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8 Reasons Why Your Greatest Asset is Lifelong Learning



lifelong learning

An unquenchable desire to learn is one of the most powerful tools you can use to become a step closer to success. People who hate learning new things are less likely to become ‘someone’ than those who never give up on education and personal growth.

Fostering the desire to learn isn’t easy, but I’m sure the following reasons why lifelong learning is your greatest asset in life will make you fall in love with “everything” new and gain more experiences along the way.

Here are 8 reasons why lifelong learning is essential:

1. It broadens your horizons

Lifelong learners have incredibly wide horizons and they can’t quench their thirst for knowledge. They learn to do new things. They experiment. They communicate. They don’t leave the questions unanswered. They don’t dread to step out of their comfort zone and that’s what makes them greatly successful.


2. It helps you understand yourself better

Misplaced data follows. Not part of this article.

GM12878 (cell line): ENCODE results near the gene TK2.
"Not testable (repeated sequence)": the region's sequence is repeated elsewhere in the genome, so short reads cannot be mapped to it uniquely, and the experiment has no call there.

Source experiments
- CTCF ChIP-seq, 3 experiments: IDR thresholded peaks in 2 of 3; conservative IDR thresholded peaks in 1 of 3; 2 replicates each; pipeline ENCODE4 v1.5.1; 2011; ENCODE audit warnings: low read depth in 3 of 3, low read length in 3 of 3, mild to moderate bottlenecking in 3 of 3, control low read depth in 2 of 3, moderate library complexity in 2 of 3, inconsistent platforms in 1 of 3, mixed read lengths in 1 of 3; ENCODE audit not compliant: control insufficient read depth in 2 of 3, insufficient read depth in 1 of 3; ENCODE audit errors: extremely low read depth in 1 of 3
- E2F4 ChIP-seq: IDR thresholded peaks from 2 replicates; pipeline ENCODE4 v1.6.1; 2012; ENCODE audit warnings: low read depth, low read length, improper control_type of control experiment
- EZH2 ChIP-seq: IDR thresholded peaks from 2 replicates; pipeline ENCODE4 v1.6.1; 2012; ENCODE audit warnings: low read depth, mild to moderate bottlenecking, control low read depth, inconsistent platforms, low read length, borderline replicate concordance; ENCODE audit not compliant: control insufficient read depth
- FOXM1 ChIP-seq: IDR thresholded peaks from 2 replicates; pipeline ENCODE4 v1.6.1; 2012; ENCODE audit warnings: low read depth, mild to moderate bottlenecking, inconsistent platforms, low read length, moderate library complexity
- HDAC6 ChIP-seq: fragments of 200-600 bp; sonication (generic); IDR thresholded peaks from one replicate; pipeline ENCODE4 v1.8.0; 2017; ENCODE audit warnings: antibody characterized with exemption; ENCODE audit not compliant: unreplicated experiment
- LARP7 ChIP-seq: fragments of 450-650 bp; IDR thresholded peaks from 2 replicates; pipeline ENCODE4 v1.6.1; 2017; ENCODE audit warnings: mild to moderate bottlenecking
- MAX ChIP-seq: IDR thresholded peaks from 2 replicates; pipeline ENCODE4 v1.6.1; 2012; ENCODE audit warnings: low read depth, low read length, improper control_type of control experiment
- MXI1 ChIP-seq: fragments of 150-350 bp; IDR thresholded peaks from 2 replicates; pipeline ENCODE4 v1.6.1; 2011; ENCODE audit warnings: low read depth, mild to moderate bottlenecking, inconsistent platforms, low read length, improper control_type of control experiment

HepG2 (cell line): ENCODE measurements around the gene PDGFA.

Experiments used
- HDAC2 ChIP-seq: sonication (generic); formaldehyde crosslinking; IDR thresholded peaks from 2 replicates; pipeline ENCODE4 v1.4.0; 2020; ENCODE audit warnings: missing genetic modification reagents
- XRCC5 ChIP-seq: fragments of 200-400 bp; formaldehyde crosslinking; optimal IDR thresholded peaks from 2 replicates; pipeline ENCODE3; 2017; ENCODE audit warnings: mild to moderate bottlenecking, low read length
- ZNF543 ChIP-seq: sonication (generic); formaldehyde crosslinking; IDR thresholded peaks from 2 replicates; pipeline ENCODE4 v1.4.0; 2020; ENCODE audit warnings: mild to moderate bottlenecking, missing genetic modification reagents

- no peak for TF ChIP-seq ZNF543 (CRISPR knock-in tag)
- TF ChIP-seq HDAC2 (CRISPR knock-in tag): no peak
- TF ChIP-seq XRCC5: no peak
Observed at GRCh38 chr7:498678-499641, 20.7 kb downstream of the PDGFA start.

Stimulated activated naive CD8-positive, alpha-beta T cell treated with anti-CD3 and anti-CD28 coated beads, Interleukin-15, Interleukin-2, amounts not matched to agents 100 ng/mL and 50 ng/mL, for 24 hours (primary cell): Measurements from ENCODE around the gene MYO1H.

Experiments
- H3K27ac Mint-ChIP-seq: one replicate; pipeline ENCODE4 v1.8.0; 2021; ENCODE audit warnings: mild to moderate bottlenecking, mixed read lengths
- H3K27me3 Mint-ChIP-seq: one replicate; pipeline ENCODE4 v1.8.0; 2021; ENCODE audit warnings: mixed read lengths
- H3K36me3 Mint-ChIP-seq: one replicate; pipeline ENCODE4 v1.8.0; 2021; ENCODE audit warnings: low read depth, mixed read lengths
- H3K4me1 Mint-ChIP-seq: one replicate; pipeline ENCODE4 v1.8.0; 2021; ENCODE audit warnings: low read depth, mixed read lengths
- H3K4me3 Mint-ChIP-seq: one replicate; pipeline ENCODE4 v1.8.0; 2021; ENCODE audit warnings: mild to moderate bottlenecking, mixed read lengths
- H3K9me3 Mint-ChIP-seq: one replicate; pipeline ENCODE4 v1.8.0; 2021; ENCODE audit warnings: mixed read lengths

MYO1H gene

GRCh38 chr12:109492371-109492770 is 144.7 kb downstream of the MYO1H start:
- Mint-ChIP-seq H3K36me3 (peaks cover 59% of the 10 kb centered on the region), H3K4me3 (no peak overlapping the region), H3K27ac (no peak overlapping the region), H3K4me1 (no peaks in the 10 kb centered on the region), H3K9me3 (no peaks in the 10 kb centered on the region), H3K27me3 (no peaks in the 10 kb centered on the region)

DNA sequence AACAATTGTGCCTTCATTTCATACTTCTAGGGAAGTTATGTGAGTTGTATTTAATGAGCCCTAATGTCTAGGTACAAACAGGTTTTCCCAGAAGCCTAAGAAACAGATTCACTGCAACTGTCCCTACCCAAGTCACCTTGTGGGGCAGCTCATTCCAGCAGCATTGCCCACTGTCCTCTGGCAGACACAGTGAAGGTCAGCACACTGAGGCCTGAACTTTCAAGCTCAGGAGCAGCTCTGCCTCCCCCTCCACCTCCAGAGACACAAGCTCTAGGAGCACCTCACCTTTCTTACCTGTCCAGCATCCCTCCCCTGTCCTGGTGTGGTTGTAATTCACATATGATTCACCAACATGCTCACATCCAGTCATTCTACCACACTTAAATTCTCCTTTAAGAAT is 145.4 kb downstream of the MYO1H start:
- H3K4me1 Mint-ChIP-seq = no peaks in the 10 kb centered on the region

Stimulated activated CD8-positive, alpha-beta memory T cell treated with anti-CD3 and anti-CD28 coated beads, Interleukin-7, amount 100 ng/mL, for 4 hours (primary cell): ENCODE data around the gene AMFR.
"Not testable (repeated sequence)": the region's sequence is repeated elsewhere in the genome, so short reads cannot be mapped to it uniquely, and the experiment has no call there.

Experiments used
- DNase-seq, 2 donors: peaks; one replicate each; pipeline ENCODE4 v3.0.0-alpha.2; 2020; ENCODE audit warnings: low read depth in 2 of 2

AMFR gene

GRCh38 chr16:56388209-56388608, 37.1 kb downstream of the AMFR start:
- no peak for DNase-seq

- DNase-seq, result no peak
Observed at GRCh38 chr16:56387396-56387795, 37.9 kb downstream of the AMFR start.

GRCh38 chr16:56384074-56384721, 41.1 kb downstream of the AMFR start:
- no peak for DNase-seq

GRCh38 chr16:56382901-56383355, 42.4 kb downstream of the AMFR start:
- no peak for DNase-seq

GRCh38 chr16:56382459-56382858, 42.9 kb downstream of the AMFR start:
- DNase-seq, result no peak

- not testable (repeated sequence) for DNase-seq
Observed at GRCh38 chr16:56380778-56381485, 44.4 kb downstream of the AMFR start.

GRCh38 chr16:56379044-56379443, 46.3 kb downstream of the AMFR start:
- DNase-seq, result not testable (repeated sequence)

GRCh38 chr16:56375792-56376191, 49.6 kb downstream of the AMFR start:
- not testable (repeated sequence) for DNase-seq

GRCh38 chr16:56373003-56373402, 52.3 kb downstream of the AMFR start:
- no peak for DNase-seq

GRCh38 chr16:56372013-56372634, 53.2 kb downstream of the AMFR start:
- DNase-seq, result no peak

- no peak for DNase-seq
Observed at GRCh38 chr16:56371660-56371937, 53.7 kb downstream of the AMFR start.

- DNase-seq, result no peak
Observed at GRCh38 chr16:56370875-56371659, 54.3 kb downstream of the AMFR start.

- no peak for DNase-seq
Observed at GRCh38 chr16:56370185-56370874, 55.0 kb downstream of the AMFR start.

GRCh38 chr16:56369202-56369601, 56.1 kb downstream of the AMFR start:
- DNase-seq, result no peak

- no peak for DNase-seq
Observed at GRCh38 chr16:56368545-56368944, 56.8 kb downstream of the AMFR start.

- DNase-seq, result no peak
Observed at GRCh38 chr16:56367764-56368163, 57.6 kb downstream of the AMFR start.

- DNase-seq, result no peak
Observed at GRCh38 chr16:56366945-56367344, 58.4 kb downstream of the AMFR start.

Lifelong learning doesn’t only involve reading tons of books; it’s all about learning lessons from your mistakes and failures. It enables you to understand why you made those mistakes and why you failed to do something that you were totally sure you would complete successfully. Lifelong learning feeds your wisdom and boosts your success.


3. It helps you develop your natural talents

Everyone is born with certain talents and you’re no exception. When you keep developing, growing and learning the world, it’s easier for you to figure out the talents you were born with. As soon as you know what your hidden talents are, you will feel more in tune with your inner self and your overall life. Research shows that people who use their natural talents to make a living are a lot happier and more successful than those who fail to figure out what they are most talented at.